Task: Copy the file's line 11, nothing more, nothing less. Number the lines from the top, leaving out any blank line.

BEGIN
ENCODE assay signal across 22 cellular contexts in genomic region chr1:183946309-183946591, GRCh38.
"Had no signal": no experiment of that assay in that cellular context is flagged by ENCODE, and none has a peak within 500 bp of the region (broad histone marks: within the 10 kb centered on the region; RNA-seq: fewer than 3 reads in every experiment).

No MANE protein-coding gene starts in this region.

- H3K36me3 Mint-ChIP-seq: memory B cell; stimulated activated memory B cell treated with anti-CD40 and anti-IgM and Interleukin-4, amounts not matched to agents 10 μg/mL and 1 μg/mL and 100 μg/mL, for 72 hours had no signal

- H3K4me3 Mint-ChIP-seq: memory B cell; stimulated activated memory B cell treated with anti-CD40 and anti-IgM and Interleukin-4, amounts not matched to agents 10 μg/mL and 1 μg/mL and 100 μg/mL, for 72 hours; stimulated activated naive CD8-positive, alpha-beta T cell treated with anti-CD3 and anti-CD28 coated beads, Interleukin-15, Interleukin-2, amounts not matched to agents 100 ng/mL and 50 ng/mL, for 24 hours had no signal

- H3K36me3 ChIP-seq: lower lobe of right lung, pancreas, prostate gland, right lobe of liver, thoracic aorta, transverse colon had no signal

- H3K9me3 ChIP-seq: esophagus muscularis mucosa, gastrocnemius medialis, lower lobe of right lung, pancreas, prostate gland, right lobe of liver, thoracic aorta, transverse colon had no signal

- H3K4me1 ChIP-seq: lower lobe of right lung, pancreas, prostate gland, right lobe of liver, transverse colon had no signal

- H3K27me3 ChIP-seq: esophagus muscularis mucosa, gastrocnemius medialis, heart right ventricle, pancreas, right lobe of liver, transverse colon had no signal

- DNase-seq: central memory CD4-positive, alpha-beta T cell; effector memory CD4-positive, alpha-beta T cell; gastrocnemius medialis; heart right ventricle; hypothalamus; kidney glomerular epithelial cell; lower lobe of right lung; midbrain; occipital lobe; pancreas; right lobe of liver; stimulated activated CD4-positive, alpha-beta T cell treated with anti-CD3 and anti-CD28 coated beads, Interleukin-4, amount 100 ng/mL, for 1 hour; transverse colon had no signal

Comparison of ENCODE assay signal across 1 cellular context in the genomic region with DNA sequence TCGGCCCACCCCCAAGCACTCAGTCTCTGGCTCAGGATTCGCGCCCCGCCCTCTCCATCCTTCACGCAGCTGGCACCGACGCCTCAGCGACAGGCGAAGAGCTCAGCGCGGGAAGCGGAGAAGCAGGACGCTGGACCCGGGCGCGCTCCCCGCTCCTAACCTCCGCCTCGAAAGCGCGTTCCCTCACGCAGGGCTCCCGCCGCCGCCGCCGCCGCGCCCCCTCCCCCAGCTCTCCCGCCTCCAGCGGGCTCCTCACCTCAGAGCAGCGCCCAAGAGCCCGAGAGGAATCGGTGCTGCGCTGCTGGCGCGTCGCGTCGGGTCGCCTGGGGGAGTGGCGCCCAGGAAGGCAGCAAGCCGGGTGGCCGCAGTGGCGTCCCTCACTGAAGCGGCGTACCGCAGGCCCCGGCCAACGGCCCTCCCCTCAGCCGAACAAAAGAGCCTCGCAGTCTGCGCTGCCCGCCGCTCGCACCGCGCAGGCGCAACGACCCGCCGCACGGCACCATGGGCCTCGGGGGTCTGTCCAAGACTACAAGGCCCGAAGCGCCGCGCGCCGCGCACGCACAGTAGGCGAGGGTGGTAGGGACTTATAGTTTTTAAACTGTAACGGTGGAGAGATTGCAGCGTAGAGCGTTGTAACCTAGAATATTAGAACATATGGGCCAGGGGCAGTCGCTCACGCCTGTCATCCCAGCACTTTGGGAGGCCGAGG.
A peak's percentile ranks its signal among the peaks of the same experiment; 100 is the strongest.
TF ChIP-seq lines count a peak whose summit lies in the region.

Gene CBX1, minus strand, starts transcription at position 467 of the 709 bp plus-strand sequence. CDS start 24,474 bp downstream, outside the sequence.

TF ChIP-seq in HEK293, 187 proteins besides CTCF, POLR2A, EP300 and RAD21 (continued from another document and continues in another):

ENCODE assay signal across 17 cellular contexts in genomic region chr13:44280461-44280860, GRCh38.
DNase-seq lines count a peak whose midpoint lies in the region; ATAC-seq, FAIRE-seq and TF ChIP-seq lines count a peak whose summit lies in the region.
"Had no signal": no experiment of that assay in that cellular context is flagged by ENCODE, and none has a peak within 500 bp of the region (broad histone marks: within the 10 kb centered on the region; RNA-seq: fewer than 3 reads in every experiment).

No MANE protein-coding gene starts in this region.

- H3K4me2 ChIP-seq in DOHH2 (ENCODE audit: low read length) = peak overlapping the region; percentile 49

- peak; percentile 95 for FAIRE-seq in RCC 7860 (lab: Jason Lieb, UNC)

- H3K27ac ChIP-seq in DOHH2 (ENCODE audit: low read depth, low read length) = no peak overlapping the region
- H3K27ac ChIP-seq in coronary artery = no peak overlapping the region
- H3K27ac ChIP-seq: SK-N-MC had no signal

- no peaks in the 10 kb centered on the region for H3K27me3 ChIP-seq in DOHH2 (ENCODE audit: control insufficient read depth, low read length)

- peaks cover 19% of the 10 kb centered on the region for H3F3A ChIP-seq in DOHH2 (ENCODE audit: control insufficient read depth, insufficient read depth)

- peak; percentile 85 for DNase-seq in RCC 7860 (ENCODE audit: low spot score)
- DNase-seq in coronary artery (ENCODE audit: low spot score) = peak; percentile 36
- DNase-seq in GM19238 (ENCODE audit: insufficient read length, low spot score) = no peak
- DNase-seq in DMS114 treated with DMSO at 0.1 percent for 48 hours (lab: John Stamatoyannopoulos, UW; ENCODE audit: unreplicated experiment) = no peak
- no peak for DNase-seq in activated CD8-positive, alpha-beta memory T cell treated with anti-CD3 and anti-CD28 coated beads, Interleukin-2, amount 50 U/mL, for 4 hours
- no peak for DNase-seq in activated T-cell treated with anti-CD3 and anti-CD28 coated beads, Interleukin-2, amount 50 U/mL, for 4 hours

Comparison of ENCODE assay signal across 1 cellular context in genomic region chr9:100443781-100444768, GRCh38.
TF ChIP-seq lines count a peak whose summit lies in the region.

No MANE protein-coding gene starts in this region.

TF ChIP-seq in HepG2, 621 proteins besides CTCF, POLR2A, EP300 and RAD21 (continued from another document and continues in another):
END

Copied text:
Comparison of ENCODE assay signal across 1 cellular context in the genomic region with DNA sequence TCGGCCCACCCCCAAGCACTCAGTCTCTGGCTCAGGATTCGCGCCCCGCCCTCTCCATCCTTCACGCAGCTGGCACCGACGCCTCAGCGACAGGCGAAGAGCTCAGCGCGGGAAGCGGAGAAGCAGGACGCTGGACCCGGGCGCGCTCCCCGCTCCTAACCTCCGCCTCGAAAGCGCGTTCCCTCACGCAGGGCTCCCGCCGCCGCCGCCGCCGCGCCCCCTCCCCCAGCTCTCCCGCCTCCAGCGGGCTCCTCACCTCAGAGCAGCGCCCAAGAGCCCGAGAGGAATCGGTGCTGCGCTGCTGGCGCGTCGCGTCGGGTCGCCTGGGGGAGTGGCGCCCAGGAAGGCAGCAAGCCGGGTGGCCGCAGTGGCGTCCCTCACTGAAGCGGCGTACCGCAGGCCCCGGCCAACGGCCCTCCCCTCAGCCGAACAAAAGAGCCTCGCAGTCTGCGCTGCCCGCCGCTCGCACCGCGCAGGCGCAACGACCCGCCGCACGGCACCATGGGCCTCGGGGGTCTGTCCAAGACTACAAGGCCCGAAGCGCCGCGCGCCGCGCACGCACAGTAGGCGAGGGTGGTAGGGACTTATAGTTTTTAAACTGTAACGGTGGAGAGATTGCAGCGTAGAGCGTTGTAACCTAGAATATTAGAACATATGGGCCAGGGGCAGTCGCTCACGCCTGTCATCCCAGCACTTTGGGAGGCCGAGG.